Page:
The United Kingdom, along with most other countries, does not recognize diplomatic asylum. However, it respected the physical integrity of the embassy premises and, for the next seven years, contented itself wait to see if Mr Assange tried to leave it surreptitiously.

That expensive police surveillance on the Ecuadorean embassy ended when, in April 2019, after a serious falling-out with Mr Assange, the Government of Ecuador withdrew its diplomatic protection and invited the police to enter the embassy and remove him. Mr Assange is now in custody in a British prison awaiting the result of extradition proceedings brought by the USA.

However, even countries that do not recognize diplomatic asylum, sometimes claim the right to offer protection to embassy ‘guests’ on purely humanitarian grounds. They admit foreign nationals to their diplomatic premises in a foreign state because the individual faces death, torture or other inhumane treatment at the hands of the foreign state.

The last century’s most famous case of diplomatic asylum was the case of the Hungarian Cardinal of the Catholic Church, Josef Mindszenty.

Cardinal Mindszenty urged opposition to the ruling fascist party in wartime Hungary and was detained in 1944 until the end of the war in 1945. The Cardinal then directed his attention to the new Communist Government which was atheistic and banned religious orders. He was a thorn in the side of the Communists who put him on trial in 1949 for alleged support of anti-Government foreign bodies.

The trial was, rightly, denounced as a show trial by some Western governments. A court sent the Cardinal to prison for life. He was only released in October 1956 when a popular rebellion overthrew the Communist Government.

During a few short days before Russian troops arrived to restore the status quo the Cardinal gave his unqualified support to the anti-Communist insurgent forces and broadcast this message.

When the Russians arrived in early November, the Cardinal was not able to leave the country. He sought refuge in the US Embassy in. Budapest. The US Government granted him refuge inside the embassy on extreme humanitarian grounds. Politicians who, like the Cardinal, supported the short-lived revolution paid for that support with their lives. The Cardinal would have likely met the same fate after another show trial. The US State Department would have factored this likely end of the Cardinal into its decision to grant him refuge.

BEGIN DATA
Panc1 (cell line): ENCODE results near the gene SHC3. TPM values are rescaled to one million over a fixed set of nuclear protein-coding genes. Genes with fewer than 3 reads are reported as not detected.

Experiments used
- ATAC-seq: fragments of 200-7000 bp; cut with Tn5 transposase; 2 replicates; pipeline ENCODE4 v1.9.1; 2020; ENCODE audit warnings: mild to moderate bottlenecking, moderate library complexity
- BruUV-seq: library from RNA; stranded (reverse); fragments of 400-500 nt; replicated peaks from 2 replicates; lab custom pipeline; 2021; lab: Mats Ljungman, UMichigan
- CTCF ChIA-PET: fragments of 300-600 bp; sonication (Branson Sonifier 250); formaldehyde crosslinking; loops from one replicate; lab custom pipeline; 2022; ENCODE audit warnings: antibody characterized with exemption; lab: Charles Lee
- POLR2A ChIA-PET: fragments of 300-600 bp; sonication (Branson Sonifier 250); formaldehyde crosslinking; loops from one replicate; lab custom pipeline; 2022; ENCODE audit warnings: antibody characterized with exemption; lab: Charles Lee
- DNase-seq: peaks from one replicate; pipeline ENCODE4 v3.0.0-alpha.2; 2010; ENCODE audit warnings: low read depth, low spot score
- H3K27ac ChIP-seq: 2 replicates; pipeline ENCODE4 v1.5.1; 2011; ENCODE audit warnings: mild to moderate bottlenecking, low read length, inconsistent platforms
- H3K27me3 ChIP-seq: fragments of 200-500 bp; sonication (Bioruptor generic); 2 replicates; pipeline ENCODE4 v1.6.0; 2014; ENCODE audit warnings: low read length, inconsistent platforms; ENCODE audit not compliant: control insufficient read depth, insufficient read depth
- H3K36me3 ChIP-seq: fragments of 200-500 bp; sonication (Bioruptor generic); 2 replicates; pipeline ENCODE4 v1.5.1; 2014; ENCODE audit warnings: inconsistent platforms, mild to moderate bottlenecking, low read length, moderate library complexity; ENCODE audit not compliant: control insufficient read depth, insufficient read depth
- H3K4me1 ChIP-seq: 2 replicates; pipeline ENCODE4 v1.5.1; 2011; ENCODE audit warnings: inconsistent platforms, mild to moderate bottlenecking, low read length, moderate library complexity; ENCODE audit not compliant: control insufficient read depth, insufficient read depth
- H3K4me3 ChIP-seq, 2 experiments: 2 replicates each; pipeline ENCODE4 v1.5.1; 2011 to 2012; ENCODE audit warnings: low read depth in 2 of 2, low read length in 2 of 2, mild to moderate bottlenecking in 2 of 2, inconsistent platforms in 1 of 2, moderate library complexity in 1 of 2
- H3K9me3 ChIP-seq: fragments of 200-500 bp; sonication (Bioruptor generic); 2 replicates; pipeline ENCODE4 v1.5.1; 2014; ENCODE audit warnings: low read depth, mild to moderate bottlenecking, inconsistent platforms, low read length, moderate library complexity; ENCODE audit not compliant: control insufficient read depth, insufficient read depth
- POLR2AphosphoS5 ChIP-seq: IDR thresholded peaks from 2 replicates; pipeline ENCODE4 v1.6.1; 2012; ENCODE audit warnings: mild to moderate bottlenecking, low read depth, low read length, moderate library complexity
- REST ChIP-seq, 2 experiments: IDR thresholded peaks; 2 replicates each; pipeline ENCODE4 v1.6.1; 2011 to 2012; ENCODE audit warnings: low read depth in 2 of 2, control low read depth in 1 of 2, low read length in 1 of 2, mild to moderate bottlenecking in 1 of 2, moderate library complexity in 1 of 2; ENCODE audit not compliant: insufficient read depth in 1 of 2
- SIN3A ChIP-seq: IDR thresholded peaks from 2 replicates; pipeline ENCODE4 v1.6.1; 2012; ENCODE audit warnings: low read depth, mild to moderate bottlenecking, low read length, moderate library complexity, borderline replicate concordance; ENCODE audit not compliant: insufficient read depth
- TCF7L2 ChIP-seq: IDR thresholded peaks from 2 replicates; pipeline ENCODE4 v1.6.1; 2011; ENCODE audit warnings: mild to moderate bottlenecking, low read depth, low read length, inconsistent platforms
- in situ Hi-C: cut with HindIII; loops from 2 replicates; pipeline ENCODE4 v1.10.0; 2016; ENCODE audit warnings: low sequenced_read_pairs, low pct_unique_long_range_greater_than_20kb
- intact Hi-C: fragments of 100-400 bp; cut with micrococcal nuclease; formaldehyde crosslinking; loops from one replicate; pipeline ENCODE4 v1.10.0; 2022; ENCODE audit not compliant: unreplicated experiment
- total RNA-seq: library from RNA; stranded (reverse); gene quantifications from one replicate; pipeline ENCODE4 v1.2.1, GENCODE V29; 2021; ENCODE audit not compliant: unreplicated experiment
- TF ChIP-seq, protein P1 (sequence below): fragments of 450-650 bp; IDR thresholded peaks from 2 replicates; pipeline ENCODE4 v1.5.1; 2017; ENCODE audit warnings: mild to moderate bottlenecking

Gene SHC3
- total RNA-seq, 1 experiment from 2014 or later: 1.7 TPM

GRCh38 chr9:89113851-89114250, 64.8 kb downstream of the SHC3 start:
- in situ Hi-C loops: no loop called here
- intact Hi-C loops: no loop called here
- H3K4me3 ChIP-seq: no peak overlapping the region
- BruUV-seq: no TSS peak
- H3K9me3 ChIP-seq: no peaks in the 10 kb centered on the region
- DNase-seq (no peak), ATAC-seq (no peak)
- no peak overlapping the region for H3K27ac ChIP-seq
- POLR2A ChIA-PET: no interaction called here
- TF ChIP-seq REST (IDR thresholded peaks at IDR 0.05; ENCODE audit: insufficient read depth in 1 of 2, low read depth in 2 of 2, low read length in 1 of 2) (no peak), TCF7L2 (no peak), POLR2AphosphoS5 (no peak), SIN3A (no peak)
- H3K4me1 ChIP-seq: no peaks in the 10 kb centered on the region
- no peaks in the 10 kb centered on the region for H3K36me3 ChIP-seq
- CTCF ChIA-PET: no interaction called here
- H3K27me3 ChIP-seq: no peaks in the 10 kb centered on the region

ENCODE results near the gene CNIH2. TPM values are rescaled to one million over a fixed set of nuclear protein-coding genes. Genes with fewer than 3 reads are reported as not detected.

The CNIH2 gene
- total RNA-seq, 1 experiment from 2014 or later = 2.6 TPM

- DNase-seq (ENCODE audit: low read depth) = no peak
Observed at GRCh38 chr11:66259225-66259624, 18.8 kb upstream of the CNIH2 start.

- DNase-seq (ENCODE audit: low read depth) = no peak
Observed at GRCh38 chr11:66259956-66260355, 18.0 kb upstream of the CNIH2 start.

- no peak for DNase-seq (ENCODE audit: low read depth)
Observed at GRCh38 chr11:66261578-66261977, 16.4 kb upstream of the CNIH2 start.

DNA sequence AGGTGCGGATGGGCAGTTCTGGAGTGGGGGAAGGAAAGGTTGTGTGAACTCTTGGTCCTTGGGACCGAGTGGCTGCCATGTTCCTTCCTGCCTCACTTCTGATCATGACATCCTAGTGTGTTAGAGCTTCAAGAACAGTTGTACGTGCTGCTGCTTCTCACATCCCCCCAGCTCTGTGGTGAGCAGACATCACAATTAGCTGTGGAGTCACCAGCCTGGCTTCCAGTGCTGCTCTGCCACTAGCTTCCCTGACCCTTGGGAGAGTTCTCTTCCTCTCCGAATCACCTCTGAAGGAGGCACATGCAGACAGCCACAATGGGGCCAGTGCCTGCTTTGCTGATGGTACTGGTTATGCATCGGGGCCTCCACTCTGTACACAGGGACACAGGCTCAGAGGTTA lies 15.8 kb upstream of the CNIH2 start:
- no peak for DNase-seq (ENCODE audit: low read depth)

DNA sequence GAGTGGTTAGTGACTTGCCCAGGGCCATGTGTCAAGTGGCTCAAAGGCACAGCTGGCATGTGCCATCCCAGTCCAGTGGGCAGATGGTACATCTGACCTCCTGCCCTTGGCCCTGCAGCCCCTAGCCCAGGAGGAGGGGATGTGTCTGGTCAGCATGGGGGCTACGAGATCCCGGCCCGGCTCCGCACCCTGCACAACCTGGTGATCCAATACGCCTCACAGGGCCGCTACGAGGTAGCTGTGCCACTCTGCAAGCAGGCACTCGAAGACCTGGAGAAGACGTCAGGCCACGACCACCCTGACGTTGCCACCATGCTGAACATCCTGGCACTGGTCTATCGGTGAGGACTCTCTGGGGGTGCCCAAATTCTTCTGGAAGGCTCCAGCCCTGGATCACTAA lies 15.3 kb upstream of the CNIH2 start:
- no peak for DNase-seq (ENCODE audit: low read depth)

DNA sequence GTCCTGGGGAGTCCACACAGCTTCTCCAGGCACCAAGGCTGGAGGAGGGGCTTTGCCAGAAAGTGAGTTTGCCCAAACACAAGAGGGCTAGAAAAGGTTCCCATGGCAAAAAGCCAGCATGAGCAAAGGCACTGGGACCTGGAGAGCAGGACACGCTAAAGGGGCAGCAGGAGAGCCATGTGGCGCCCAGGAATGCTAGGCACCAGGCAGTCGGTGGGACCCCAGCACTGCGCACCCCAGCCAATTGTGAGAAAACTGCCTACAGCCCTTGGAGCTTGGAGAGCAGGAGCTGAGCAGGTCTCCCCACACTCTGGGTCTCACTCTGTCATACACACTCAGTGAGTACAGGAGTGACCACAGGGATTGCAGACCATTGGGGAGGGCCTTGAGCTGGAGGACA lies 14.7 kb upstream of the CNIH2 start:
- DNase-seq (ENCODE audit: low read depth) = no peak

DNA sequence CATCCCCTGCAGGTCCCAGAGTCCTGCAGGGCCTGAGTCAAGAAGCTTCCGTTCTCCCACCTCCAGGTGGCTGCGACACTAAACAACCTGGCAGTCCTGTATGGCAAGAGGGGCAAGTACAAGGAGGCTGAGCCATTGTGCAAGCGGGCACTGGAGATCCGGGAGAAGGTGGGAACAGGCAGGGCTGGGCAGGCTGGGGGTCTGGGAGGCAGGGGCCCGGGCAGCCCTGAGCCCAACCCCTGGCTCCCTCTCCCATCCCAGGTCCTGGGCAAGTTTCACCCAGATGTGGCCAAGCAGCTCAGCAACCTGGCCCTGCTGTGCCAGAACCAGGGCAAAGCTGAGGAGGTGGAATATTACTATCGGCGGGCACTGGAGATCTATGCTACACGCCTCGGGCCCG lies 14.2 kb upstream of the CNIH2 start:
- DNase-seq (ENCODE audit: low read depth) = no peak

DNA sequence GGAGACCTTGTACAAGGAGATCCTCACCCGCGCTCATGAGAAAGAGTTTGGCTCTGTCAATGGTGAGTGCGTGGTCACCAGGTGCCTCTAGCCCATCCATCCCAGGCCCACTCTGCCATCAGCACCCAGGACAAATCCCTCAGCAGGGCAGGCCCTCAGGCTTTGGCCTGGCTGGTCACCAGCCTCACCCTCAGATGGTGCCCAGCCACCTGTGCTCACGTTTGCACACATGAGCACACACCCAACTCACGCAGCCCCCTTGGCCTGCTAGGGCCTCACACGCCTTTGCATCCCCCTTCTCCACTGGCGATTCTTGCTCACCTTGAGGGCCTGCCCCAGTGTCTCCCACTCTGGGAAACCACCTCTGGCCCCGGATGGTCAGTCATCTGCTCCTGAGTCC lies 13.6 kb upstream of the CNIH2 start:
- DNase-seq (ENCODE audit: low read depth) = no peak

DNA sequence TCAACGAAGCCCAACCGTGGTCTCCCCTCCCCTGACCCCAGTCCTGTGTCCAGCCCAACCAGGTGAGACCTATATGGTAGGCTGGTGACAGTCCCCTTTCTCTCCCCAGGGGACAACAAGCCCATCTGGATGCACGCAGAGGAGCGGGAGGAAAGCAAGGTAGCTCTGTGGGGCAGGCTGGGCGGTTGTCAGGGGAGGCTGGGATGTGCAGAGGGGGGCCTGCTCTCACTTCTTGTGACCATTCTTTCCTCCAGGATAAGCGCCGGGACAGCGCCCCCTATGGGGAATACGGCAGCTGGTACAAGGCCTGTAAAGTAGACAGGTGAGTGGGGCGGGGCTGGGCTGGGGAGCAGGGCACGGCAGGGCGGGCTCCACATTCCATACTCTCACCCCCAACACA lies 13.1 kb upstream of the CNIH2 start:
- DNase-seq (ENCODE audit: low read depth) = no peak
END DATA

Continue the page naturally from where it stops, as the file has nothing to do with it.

Cardinal Mindszenty’s stay in the US Embassy was long one. He left the US Embassy 15 years later in September 1971 only after Pope Paul VI negotiated a settlement acceptable to the Hungarian Government. The Cardinal died in exile in 1975. He had spent just over 23 years of his 83 years of life in confinement in prison, under house arrest and in the US Embassy in Budapest.

Cases like that of Cardinal Mindszenty are rare. International law still remains that there is no right to claim diplomatic asylum and there is no obligation on foreign states to entertain asylum claims except in their own territory. No one should plan on obtaining diplomatic asylum in Hong Kong by pleading for asylum at consular premises.



About the author

Philip Dykes is a Senior Counsel. He has lived in Hong Kong for over thirty years. His interests are in literature, language, history, fine art and photography. He worked as government lawyer until 1992 and he is now in private practice.